As modern companies raise the bar for what employees expect from a workplace, smart facilities managers know they need to consider the employee’s perspective when making decisions in order to cultivate a talented workforce.
A chief trend this year is a wider adoption of the concept of the “experiential workplace.”
From individual workstations to collaborative group spaces, personal areas and recreational spaces, every part of the modern workplace is being designed to address the question “how does this benefit employees to maximize engagement and productivity?”
The key idea behind this: employees who feel valued and accommodated will produce better work.
At the same time, rising real estate costs are driving organizations to make better use of their existing workspace. Tools like hot desks, agile spaces, and activity-based workstations enable facilities managers to better utilize their square footage – while improving the employee experience.
5. Increased Regulatory Focus on the Implementation of “Green Technology”
47 states and a few territories and cities use the International Energy Conservation Code (IECC) as a model for operating their facilities. It’s adopted in accordance with the regions Governmental codes, but sets a standard by which regions can regulate effective facilities managers.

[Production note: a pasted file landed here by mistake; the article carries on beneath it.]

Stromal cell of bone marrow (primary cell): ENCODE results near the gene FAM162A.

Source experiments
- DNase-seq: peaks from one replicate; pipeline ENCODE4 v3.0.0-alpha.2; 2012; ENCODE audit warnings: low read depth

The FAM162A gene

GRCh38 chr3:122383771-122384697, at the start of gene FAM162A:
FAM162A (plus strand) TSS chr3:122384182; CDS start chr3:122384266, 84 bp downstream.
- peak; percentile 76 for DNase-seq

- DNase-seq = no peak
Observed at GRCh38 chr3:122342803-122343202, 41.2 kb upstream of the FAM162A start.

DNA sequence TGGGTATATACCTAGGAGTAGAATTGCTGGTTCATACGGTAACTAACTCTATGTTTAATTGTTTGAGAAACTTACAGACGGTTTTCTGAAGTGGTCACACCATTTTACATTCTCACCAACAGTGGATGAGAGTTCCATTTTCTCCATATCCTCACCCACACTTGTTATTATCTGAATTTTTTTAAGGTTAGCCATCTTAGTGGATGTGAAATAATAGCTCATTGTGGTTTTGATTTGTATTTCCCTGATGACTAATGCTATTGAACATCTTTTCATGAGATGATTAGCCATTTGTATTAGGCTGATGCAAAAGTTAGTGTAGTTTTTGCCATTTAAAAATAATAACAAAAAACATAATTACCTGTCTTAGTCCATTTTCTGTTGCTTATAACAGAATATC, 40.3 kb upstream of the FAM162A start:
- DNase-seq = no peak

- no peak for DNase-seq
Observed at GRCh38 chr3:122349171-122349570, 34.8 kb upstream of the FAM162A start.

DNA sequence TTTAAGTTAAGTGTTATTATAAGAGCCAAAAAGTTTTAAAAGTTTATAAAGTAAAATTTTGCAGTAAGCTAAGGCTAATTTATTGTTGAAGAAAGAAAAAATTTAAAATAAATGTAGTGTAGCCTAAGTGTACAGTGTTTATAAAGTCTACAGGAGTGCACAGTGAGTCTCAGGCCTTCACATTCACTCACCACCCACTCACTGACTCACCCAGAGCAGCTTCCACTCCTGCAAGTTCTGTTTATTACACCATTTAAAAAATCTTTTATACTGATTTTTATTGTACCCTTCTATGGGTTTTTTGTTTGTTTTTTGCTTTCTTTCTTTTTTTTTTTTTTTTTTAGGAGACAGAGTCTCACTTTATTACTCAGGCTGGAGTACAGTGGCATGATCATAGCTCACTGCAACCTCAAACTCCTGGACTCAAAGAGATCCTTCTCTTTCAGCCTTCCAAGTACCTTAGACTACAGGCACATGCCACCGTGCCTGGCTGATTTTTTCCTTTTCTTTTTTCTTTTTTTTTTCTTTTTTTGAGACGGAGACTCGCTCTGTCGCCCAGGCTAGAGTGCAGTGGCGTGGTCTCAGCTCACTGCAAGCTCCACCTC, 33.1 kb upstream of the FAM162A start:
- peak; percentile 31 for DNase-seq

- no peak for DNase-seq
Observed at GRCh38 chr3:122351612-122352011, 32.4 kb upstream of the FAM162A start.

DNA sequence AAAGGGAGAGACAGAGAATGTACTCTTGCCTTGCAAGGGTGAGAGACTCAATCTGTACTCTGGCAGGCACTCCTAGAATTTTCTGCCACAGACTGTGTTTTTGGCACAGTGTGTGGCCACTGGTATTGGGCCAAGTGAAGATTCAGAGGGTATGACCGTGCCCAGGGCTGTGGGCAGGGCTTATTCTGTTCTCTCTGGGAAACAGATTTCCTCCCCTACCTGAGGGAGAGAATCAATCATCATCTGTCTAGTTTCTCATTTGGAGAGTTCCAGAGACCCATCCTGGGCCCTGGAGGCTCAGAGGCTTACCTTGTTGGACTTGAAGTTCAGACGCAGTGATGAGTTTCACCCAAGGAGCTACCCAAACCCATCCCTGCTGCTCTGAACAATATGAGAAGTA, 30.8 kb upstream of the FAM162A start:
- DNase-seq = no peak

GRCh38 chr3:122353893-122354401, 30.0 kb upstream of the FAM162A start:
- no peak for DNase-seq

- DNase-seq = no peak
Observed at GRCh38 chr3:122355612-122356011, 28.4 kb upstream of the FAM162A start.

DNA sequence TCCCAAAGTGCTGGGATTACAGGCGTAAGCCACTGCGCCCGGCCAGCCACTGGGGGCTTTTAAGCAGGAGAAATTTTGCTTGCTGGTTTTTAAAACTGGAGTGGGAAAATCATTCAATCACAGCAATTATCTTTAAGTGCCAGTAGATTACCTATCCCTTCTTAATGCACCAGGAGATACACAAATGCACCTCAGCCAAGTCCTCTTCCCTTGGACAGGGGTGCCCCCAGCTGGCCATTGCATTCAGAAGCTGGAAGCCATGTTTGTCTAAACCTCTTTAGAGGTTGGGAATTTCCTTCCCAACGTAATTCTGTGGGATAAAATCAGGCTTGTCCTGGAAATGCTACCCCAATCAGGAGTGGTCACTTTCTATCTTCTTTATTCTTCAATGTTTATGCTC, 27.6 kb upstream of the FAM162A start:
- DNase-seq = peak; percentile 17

The 2019 IECC focuses much more on energy-efficient technologies and systems – emphasizing ease of use and conservation.
This facilities management trend towards greener technology means that FMs will be required to track their buildings energy inefficiencies, and consider newer, better upgrades and installations for less costly energy emissions.
6. The Need for Government Leadership Development and Government Succession Planning is Rising
According to Jones Lange LaSalle, the average age of facilities managers is 49, while the general working population average mean age is 43.
Here’s the worst part:
Less than 1% of millennials are planning a career in facilities management.
This means facilities managers are creeping toward retirement and no one will fill their positions.
To counteract this trend, you should increase your Government leadership development and implement a strong Government succession plan.
Government Facilities Management Requires Cutting-Edge Training
If you’re a budding Government facilities manager or in charge of developing facilities managers, then you know that training is essential.
All Government FMs must be Federal Buildings Personnel Training Act (FBPTA) compliant.
We can help you do that.
From the basics of facilities management to sustainable energy efficiency, we provide authorized training to help you or your employees become FBPTA trained.
We’ll even provide LEED certification and completion certificates.
If you want to keep up with Government facilities management trends, then check out Enterprise Training below.
Experience the proven, easy-to-use, and cost-effective benefits of online training by scheduling your free online training consultation today!